When I was entering seventh grade, I decided that I wanted to be a good basketball player. When I let my aspirations known to my parents, my dad said that he was happy for me, but he then proceeded to tell me exactly how it was going to happen. Over the summer, I was to run for a mile and shoot 100 free throws every day. In hindsight, that may not seem like a whole lot of work, but for a 12-year old that would have been perfectly content eating candy and playing video games every day all summer, it was like a death sentence. So each day, begrudgingly, I rolled out of bed and worked out, usually after about an hour of bickering with my mom about it. Not surprisingly, I became a pretty good player and even won a few free throw shooting contests in middle school.
My blooming basketball career, though, is not the point of the story (my career was doomed after I failed to grow another inch beyond sixth grade). The point is that my dad instilled a routine in me, where I could count on doing the same thing day after day and, naturally, would become used to it. And that was the case. After a few weeks, running a mile and shooting 100 free throws really didn't seem so bad, it just became a part of life.
We all came to Notre Dame looking for an extraordinary experience. Notre Dame is different, they told us, and for many of us, that extra mystique is what drew us to this place. However, once you have spent a few years here, you pretty much have things figured out. You know the shortest route from your room to all of you classes, you know when to avoid the rush at the dining hall, and you have your favorite study spot picked out. For me, earlier this semester, there was probably a two week stretch where I followed the exact same routine every day: Wake up, eat, go to class, eat dinner and then go finish schoolwork. You would really only ever find me either in my dorm room, DeBartolo, South Dining Hall or on the first floor of the library, because that was the most efficient way to go about life. It was like being Bill Murray's character, Phil, in the movie "Groundhog Day," where he keeps waking up and living the exact same day over and over and over again. One day, as I passed the same person in the blue hat (who I've never met, but still recognize), at the same place and the same time on my way to class for the third Wednesday in a row, like clockwork, it struck me: Notre Dame had become ordinary. Instead of responding to "How are you?" with a positive, upbeat response, I found myself giving answers like "getting by" and "surviving." What had become of my experience? I decided that I needed to give myself a shot in the arm.
It started with little things. I decided that I was going to mix up my routine and walk to DeBartolo from Dillon along South Quad, not under the Law School Arch, if for no other reason than a change of pace. As it turned out, the very first time I did that, I ran into a good friend of mine whom I hadn't seen in a few weeks and we found a time to meet up for dinner. Obviously, not every walk down the quad ends up in a dinner date, but I would have never seen her had I chosen to walk to class along my regular path. In addition, I made it a goal to eat lunch at every dining establishment on campus before the end of the semester. As we all know, the dining hall can get repetitive; especially if that is the only place you eat for weeks at a time. This turned out to be an worthwhile goal, because now I have discovered awesome places to eat like Café Poche in Bond Hall, Greenfields and, my personal favorite, Decio Commons, all places that I had never set foot in during my first five semesters on campus.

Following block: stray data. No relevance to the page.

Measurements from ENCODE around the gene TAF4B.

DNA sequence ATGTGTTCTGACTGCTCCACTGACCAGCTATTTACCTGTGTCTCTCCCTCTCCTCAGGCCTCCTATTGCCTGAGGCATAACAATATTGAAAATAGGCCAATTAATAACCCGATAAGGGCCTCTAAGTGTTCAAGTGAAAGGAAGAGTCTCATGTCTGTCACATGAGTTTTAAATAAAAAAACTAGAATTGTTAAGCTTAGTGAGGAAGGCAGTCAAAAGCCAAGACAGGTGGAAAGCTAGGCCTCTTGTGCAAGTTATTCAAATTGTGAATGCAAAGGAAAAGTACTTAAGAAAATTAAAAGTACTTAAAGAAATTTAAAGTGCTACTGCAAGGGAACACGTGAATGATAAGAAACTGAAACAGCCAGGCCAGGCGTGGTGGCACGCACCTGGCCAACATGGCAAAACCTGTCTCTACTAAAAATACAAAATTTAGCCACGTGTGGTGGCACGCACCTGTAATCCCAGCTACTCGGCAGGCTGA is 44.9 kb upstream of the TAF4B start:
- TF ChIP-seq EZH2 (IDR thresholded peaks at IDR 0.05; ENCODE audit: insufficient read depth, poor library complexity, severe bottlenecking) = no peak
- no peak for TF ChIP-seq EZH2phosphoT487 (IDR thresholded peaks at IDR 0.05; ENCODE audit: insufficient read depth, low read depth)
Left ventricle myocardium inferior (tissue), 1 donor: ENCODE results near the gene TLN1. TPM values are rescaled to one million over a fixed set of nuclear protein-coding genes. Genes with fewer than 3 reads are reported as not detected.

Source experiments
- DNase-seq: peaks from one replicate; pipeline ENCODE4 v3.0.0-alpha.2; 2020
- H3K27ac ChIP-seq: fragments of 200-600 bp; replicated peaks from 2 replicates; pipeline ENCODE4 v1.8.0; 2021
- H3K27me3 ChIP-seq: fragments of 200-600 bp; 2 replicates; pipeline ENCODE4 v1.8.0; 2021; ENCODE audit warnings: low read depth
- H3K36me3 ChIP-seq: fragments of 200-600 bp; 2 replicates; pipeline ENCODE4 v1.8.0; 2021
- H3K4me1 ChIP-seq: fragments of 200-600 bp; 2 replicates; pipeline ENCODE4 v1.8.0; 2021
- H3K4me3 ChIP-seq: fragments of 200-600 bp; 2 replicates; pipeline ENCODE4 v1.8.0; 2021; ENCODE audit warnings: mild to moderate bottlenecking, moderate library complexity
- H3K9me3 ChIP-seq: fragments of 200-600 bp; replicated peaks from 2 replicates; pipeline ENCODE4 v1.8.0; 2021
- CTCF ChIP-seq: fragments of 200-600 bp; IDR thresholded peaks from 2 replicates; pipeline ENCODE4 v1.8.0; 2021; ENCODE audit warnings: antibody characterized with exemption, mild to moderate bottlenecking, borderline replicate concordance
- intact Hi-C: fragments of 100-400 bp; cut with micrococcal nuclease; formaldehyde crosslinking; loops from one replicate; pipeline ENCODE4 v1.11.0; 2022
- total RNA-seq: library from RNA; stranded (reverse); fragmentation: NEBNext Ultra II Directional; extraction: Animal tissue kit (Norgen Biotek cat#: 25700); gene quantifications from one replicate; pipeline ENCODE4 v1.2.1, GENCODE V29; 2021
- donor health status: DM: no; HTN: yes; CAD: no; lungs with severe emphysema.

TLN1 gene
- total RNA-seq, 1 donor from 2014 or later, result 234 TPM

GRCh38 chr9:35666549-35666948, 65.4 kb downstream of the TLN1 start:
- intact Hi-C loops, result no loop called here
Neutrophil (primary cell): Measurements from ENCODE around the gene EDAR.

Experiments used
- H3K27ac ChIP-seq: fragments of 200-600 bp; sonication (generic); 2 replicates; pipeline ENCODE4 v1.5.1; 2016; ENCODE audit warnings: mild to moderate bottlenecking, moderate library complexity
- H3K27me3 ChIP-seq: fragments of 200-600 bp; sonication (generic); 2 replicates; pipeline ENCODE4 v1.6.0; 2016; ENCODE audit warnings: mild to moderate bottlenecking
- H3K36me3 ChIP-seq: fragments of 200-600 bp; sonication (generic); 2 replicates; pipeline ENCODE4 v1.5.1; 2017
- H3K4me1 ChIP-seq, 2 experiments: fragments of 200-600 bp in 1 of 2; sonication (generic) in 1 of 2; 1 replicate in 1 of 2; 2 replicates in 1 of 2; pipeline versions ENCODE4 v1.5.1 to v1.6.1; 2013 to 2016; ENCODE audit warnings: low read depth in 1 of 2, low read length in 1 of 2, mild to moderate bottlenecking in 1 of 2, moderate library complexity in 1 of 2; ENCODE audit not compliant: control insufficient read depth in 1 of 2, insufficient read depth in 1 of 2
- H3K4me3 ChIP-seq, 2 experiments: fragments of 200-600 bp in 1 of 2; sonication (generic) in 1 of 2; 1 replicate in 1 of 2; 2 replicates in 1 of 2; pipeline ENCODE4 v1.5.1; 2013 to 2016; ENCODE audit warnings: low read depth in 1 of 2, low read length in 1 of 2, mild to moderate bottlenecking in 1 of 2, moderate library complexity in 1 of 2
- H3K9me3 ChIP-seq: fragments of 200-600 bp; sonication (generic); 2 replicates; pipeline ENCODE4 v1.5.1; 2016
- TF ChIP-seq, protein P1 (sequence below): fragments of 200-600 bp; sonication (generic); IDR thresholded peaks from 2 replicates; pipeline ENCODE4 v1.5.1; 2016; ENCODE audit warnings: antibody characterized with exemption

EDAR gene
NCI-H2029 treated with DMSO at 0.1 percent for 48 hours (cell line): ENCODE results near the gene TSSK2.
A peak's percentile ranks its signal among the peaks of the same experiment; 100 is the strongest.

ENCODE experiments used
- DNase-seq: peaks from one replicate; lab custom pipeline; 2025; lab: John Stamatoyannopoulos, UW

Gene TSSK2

But beyond just going new places, I still felt like I needed to do more. With that in mind, I decided to sign up and attend the Notre Dame Encounter No. 105 retreat this past weekend. I will say this: it was one of the best decisions I have ever made. NDE was one of my favorite weekends during my entire three years here at Notre Dame. It wasn't specifically any one activity that we did on the retreat (though I enjoyed everything) that made the weekend and it wasn't just the fact that my small group's theme was based on the movie "Space Jam" (though that certainly helped); it was the people. Having been at Notre Dame, we sometimes forget that what makes this university great is the truly special student body that chose to attend school here. And on an NDE, you are placed in contact with 55 other amazing people, most of whom you have never spoken to before, in a setting where you can really learn their stories. And, to shamelessly steal a phrase from my small group leader, I love to hear other people's stories; something that I had lost sight of during my day-to-day monotony. At one point near the end of the weekend, I was in a group of four people talking: one freshman, one sophomore, one junior and one senior, all in four different majors. We had been complete strangers no more than 36 hours beforehand. In spite of all that, though, we carried on all the way until we could no longer stay awake, and it was at that point, as I headed to bed, that I realized just how many truly amazing people there are here that I had yet to encounter. What if I chose not to sign up for the retreat and we never had the chance to meet?
Amazing personalities are all around you here. You walk by them every day without even giving them a second glance. We all do. Hopefully, though, you can make the most of it, and not let your experience here on campus pass you by without making the most of it. I know I certainly intend to from here on out.
Andy Ziccarelli is a junior majoring in civil engineering. He can be reached at firstname.lastname@example.org
The views expressed in this column are those of the author and not
necessarily those of The Observer.